Sweet Home Chestnut Cladding

Air dried, machine profiled, finger jointed, PEFC Sweet Chestnut Cladding 

It is quite a mouthful isn’t it?

Well, this is a cladding with a big name and an even bigger reputation and no mistake!

It’s not new but it’s been on the side lines for a while, coming in behind our beloved Oak in the popularity stakes on a regular basis but now it seems our little friend Castanea Sativa has been catching up, making a bit of ground on good old Oak.

And we don’t think it’s just a fad either.

Air Dried finger jointed Chestnut decking at the Bridge School c AD Sweet Chestnut cladding



seach from a wide range of timber stocks

These beautiful timber tiles are our Bias Cut Shingles. That is to say, a sawn shingle. A very different product from any other sawn European, American or British shingle.

Sourced from France (PEFC certified) from high grade logs, these shingles are an offshoot of the barrel making industry.

The sawyers, whose main operation involves production of barrel staves for wine barrels, have produced these incredible timber tiles for use as cladding on walls and roofs.

What’s wonderful is the sawyers are about as particular as you can get about quality (you can imagine!) so the logs are the best they can source, resulting in superb quality shingles with lovely straight, intact grain.

Bias cut shingles have a neat, clean cut appearance.  They offer a beautiful, distinctive finish to a modern construction or traditional building whilst being durable and tough. As they weather they harden and need no additional treatment. The key to their longevity is good fixing and good detailing. In addition, the multiple layers tiles give a very good insulation.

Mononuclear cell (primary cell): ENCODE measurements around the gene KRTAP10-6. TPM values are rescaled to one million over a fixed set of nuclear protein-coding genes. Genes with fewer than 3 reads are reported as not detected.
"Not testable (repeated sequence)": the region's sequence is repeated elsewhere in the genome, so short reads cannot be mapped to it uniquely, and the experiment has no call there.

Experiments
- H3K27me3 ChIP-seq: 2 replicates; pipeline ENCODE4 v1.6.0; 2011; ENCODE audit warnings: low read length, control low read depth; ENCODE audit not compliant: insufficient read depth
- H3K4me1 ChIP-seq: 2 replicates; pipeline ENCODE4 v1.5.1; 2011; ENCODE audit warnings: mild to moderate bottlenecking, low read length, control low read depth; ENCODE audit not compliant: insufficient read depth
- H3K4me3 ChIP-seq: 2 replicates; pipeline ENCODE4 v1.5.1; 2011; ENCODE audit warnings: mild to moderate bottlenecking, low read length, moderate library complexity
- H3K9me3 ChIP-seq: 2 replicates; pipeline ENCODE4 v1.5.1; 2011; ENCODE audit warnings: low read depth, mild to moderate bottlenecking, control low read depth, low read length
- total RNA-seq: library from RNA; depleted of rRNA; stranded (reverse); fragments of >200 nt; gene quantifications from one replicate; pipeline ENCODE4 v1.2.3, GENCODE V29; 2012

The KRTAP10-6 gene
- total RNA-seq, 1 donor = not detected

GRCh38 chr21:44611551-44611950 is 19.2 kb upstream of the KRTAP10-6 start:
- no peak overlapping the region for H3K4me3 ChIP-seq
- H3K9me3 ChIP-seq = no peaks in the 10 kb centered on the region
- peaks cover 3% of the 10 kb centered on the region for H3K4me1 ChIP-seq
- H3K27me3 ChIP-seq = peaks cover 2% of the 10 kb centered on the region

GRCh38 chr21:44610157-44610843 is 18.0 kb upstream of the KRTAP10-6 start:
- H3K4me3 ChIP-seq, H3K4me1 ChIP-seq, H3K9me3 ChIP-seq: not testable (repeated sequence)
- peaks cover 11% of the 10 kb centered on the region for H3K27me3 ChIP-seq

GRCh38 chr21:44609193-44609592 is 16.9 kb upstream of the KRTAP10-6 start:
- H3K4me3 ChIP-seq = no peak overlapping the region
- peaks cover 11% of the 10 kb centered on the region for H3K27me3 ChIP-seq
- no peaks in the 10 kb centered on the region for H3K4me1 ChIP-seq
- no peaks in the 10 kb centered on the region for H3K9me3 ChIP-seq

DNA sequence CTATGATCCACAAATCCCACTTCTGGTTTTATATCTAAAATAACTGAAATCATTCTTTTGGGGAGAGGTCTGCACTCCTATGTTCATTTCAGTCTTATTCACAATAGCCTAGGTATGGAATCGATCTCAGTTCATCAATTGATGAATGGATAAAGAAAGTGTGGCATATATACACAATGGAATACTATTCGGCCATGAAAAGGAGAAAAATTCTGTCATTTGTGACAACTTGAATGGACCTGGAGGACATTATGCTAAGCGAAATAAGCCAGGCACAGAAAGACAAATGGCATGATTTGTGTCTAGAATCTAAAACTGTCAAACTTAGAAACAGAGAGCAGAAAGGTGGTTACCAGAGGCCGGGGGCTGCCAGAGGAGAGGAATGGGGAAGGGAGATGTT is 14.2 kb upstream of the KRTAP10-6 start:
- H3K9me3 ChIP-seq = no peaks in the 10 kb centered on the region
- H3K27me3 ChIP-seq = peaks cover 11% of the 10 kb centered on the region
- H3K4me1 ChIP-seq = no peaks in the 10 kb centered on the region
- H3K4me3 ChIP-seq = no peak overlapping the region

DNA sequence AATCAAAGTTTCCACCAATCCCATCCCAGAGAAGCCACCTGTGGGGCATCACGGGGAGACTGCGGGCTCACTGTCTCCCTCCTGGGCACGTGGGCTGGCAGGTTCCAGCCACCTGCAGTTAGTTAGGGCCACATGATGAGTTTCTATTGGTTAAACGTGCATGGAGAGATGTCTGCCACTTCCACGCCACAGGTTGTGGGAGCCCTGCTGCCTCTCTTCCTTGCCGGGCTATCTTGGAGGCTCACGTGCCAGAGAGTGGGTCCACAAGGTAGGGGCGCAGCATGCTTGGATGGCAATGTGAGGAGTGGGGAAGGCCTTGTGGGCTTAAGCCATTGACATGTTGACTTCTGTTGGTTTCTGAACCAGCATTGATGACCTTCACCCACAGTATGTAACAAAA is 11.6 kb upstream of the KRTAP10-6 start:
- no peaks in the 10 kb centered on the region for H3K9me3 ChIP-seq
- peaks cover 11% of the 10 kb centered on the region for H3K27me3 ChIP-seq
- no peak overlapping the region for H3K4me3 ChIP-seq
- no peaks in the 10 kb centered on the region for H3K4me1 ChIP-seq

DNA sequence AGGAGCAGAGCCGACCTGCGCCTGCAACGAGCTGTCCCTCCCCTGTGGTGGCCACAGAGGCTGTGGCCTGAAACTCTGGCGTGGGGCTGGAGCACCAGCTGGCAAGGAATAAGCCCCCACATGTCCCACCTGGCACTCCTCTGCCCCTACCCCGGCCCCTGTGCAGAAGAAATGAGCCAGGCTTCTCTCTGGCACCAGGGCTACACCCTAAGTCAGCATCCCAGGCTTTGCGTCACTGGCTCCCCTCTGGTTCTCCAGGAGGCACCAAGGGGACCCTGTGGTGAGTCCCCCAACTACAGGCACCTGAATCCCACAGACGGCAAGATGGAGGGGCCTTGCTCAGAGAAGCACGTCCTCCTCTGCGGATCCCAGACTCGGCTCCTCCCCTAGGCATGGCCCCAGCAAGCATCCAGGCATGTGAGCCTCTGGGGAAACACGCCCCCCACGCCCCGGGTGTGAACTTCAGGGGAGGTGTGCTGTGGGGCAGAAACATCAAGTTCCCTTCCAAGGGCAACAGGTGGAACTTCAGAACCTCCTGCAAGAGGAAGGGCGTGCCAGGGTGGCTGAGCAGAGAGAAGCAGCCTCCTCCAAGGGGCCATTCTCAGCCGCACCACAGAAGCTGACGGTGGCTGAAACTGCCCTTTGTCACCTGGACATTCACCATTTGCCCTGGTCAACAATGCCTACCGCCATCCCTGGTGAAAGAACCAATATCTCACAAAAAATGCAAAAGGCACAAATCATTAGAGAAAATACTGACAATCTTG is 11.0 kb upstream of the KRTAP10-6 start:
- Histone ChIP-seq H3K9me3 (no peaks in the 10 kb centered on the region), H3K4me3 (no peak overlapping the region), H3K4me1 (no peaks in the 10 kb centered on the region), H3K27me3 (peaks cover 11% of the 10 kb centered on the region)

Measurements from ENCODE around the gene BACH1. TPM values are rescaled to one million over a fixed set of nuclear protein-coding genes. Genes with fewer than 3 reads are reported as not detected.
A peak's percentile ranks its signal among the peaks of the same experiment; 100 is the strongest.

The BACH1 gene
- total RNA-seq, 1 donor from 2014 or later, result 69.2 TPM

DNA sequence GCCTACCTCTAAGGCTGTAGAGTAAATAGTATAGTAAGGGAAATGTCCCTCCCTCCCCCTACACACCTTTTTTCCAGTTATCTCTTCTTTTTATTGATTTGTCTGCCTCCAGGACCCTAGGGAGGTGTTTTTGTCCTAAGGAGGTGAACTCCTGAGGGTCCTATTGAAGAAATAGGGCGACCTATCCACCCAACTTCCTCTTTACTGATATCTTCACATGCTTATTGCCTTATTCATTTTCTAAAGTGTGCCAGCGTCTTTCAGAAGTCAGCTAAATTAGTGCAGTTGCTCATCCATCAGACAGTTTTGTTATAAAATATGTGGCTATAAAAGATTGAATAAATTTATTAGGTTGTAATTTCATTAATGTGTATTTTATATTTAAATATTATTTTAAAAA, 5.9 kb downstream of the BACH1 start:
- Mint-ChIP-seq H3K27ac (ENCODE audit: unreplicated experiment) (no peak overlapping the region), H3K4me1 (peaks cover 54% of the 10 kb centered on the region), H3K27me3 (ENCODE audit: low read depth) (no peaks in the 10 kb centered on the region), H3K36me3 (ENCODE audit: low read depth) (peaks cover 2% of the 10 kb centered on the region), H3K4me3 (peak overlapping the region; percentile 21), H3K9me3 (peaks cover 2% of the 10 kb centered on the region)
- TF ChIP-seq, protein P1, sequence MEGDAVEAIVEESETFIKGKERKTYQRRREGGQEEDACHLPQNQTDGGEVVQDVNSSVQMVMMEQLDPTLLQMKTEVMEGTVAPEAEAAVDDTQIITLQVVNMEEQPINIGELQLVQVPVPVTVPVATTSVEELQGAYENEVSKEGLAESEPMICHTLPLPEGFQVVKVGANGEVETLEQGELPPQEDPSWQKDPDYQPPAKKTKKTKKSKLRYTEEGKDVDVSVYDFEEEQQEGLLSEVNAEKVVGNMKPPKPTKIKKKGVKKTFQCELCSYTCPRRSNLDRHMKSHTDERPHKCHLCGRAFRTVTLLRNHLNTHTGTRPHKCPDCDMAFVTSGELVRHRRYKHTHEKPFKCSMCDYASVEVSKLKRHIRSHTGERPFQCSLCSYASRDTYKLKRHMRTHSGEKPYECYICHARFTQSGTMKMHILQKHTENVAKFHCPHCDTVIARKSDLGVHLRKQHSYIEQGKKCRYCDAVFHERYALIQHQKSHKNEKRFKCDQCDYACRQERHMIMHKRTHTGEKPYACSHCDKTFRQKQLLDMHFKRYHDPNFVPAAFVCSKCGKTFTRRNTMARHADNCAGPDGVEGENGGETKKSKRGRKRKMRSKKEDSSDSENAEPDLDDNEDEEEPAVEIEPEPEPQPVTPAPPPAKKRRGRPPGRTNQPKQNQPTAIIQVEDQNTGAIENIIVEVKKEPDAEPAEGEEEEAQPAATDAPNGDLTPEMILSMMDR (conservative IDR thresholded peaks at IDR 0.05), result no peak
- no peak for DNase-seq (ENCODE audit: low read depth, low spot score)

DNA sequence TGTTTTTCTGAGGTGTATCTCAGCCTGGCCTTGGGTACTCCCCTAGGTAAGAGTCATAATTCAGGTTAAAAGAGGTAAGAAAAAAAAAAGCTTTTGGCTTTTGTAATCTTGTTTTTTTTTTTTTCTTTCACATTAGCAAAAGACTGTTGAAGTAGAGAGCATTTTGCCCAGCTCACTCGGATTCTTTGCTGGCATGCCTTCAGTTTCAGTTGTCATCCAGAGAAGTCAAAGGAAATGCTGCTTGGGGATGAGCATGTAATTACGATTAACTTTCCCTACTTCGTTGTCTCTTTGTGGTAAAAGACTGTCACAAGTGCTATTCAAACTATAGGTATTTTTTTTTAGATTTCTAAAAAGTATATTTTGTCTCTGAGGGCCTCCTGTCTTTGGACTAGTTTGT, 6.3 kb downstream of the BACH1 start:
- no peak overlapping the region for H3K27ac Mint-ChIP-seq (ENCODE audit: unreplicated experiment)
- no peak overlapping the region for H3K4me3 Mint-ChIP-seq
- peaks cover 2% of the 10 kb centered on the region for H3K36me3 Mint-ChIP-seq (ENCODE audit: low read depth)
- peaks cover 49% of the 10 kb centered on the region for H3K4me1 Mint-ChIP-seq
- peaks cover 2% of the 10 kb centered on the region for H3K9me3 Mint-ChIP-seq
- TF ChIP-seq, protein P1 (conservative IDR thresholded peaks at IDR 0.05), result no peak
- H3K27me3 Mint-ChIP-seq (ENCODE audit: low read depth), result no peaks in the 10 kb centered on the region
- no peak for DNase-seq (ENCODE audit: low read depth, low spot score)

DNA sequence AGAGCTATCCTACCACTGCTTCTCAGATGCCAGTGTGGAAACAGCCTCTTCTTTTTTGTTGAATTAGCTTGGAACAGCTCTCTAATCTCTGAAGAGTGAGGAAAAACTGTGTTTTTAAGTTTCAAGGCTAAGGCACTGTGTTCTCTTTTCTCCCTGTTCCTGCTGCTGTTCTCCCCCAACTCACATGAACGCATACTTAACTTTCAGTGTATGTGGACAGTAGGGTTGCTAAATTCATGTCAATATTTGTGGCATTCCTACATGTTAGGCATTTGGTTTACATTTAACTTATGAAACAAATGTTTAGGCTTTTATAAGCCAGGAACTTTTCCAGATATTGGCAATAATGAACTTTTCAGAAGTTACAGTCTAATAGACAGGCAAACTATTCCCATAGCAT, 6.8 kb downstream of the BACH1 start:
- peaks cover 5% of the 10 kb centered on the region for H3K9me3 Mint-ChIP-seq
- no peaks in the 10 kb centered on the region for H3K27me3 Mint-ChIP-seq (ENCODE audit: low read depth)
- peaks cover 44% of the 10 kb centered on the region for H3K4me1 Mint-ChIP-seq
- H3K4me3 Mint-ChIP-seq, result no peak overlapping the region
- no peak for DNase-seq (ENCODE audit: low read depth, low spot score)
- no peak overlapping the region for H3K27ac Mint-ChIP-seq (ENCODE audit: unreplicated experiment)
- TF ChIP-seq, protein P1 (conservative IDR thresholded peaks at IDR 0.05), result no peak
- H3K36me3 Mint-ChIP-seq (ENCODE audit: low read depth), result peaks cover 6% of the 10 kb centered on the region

The ‘bias cut’ actually describes the sawing down the grain (almost like riving) leaving the full length grain on the surface of the shingle, which replicates the traditional riven shake.

The point of this method is to allow water to naturally run off rather than ‘stick’ to the surface or be drawn back up through the endgrain that occurs in regular sawn shingles. It’s quite a clever adaption from the barrel making staves which are required to have full length grain so they can bend, be incredibly durable (not rot and leak wine everywhere!) and remain stable over long (really long) periods of time.

The overall result is a cladding shingle of superior finish with the durability of a traditional shake, the ease of fix of a sawn shingle, and a price that beats them both.

How To Buy Bias Cut Shingles

The shingles are currently available in Western Red Cedar (WRC) or Oak, both PEFC certified.

WRC is currently available in individual packs whilst Oak is only available in bulk bags of 27m2 (single layer cover).

Shingles are laid in layers and the place and orientation of the surface determines the number of layers required to provide a durable weatherproof covering.

It’s understood that vertical surfaces require a minimum of 2 layers whilst a gradient or slope requires 2.5 or 3 layers.

Shingles can be collected from our woodyard or delivered locally.

Use the links in our menu to explore the STOCK or to GET A QUOTE


Use the links in our menu at the top of the page to explore the air dried STOCK  or to GET A QUOTE

Read about timber grades & species in Making the Grade

Or for more about certified timber Grown in Britain, FSC & PEFC

Get more timber cladding information HERE

Read our Shingles case study HERE



detail of westonbirt visitor centre roof clad in western red cedar bias cut shingles  westonbirt visitor centre used western red cedar bias cut shingles for cladding cedar shingles timber claddingwestern red cedar bias cut timber cladding shingles bias cut shingles in Oak on roof cladding Timber Mend Oak frame gazebo with bias cut shingle roof cladding